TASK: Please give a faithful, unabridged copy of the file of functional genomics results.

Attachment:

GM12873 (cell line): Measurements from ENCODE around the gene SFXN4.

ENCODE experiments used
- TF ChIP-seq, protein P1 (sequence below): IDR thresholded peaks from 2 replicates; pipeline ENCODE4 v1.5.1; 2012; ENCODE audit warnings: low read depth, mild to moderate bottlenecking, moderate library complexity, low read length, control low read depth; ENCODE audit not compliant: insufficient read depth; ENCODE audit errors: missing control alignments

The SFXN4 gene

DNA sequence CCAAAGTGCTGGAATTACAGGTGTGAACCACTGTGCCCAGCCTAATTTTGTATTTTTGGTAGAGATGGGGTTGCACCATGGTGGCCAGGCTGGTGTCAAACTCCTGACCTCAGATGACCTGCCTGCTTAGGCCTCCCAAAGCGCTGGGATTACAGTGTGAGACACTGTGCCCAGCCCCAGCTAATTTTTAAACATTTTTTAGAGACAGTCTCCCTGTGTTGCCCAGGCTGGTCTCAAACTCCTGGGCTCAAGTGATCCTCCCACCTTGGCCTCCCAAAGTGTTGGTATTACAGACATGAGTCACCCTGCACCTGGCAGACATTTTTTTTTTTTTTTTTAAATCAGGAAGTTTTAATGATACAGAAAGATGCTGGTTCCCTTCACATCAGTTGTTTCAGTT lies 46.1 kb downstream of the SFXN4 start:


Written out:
GM12873 (cell line): Measurements from ENCODE around the gene SFXN4.

ENCODE experiments used
- TF ChIP-seq, protein P1 (sequence below): IDR thresholded peaks from 2 replicates; pipeline ENCODE4 v1.5.1; 2012; ENCODE audit warnings: low read depth, mild to moderate bottlenecking, moderate library complexity, low read length, control low read depth; ENCODE audit not compliant: insufficient read depth; ENCODE audit errors: missing control alignments

The SFXN4 gene

DNA sequence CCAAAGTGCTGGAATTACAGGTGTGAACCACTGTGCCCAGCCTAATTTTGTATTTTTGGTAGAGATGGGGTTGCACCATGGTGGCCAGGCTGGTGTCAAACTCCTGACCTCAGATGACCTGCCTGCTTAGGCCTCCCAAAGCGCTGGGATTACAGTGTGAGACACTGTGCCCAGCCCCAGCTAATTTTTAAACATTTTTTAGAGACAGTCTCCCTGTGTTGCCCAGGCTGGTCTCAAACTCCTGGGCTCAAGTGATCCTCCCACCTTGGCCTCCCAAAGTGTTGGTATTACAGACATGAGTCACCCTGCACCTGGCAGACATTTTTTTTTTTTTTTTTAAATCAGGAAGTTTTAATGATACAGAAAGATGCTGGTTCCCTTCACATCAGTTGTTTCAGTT lies 46.1 kb downstream of the SFXN4 start: